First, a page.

The process of reflection is the core difference between whether a person repeats the same experience several times, becoming highly proficient at one behaviour, or learns from experience in such a way that he or she is cognitive or effectively changed. Such a change involves essentially changing his or her meaning structures. (p. 100)
At the present time, there appears to be a conscious search on the part of women to take the concepts of equality, respect, love, and trust out of the realm of abstract ideals and make them more a part of the daily ordinary exchange with each other and those outside their immediate environment. There seems to be a realization on their part that these forms of nurture can serve as powerful, emotionally fulfilling connectors between women whose lives are based on a shared vision. Women moving women is a powerful reality.
Boyd, E., Reflection as a mode of knowing: Case studies of counsellors. Unpublished doctoral dissertation, Univ. of Toronto, 1980.
Boyd, E. and False, A.W., Reflective Learning: Key to learning from experience.Journal of Humanistic Psychology, 1983, 23(2), 99-117.
Kolb, D.A. and Fry, R., Toward an Applied Theory of Experiential Learning. In C. Cooper (Ed.) Theories of Group Processes. London: John Wiley, 1975.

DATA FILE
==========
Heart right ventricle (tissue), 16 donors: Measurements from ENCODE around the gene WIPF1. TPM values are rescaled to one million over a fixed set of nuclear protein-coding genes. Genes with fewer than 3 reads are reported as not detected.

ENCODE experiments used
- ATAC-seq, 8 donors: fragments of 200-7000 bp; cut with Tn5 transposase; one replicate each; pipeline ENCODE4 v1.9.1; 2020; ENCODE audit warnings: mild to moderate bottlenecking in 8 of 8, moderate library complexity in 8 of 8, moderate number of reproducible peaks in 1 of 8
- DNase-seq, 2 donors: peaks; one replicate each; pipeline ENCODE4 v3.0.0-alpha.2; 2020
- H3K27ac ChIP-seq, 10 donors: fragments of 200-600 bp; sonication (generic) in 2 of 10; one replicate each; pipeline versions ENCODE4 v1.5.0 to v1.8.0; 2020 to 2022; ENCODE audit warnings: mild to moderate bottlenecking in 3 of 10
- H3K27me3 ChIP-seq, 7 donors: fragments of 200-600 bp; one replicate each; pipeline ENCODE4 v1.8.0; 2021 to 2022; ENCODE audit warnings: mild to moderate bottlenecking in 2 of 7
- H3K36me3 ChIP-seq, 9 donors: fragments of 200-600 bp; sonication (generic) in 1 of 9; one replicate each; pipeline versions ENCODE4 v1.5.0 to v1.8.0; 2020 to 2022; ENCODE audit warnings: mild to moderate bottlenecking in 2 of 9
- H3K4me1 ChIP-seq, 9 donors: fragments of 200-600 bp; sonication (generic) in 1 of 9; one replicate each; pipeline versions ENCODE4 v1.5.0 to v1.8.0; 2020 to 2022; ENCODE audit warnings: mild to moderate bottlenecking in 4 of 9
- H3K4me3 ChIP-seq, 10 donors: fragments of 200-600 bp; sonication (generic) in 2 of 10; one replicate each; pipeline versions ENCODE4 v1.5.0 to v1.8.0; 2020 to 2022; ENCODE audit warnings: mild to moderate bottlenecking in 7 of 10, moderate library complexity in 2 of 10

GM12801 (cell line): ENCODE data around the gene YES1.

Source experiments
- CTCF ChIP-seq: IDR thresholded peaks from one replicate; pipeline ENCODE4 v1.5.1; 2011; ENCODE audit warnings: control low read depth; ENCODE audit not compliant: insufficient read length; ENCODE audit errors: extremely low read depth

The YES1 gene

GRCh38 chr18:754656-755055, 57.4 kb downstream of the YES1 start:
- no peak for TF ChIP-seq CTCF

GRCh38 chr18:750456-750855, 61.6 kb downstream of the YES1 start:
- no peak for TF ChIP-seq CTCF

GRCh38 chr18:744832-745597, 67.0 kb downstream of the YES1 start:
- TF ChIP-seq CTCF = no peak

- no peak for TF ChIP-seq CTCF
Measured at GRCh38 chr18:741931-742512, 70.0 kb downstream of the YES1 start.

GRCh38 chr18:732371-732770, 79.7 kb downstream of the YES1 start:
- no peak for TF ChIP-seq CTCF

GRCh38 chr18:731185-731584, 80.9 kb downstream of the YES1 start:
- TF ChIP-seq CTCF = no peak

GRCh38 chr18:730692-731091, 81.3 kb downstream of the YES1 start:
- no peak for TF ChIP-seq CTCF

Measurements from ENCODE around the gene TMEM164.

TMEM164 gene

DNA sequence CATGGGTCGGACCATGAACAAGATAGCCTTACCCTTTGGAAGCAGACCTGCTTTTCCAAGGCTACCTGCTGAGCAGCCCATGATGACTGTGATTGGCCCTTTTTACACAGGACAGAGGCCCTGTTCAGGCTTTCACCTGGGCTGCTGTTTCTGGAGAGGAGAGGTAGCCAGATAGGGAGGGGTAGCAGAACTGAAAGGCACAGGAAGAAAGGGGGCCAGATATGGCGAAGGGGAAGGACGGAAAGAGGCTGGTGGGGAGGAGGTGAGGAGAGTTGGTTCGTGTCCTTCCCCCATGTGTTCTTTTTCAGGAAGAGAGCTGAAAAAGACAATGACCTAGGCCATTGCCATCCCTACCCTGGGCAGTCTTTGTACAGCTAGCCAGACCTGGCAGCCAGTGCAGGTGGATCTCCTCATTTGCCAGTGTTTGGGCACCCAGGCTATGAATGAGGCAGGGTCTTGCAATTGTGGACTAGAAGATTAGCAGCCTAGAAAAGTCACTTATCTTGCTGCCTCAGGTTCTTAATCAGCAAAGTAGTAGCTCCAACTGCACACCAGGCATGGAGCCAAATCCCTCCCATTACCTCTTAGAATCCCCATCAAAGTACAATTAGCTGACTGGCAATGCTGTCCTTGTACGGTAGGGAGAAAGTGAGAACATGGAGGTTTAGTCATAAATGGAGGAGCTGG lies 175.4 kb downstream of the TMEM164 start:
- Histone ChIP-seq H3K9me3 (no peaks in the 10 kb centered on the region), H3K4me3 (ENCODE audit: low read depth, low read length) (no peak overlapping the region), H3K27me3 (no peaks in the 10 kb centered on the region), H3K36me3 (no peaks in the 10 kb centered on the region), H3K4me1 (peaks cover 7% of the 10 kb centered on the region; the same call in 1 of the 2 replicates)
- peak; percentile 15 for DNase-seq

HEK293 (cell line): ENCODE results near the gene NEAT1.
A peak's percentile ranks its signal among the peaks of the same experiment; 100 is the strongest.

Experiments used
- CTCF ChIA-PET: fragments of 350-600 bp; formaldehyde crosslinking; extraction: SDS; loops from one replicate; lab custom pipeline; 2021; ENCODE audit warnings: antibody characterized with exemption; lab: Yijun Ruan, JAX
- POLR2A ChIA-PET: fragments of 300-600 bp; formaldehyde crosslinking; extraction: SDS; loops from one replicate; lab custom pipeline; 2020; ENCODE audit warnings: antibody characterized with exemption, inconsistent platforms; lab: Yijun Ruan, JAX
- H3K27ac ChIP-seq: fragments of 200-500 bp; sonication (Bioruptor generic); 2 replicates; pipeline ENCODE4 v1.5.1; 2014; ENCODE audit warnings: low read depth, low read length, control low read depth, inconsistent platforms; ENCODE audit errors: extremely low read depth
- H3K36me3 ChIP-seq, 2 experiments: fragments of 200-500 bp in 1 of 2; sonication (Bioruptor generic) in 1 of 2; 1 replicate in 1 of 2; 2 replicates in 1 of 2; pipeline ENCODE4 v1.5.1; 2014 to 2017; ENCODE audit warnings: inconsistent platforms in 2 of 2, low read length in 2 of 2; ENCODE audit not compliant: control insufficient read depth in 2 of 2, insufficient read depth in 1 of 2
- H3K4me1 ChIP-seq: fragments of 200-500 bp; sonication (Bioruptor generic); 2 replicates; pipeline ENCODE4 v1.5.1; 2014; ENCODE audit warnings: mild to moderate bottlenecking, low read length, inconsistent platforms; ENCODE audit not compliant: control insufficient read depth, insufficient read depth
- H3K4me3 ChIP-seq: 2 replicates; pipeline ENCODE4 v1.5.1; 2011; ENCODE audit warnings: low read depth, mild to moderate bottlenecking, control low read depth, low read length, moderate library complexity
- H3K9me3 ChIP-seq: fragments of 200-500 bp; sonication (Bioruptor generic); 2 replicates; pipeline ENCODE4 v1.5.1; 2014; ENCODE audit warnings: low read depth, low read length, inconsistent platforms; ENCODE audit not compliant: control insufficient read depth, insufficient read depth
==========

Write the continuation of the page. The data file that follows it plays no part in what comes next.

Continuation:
Mezirow, J. A critical theory of adult learning and education. Adult Education, 1981, 32(1), 3-24.
Marie Gillen is an assistant Professor in the Department of Adult Education at St. Francis Xavier University, in Antagonism, Nova Scotia.
Par Wanda Young (Sommaire)
Cet atelier avait pour but d'examiner les relations entre les femmes et la science; de considérer les problèmes, les orientations et les valeurs intrinsèques; de définir d'autres rapports femmes-science. À partir des conclusions d'un rapport intitulé "Women in Science", les participantes ont étudié ces thèmes en se servant du modèle circulaire de prévisions d'avenir conçus par Wagschal (1981). Elles ont mis au point quatre modèles, dont trois circulaires. Les pages suivantes comprennent quatre figures.
WOMEN AND SCIENCE: ISSUES, TRENDS, AND VALUES
by Wanda Young
The purpose of this workshop was to develop awareness of science issues, trends and values, to consider the consequences of the trends, and derive alternative solutions. Findings from a "Women in Science" project provided a starting point for the discussion which used the futures wheel strategy devised by Wagschal (1981). Three futures wheels and one other model were developed during the workshop.
Wagschal, P., Futuring: A Process for Exploring Detailed Alternatives, World Future Society Bulletin, 1981, September-October, 25-32.
FIGURE 1: Development of
FIGURE 2: Consequences of Equality of Women in Science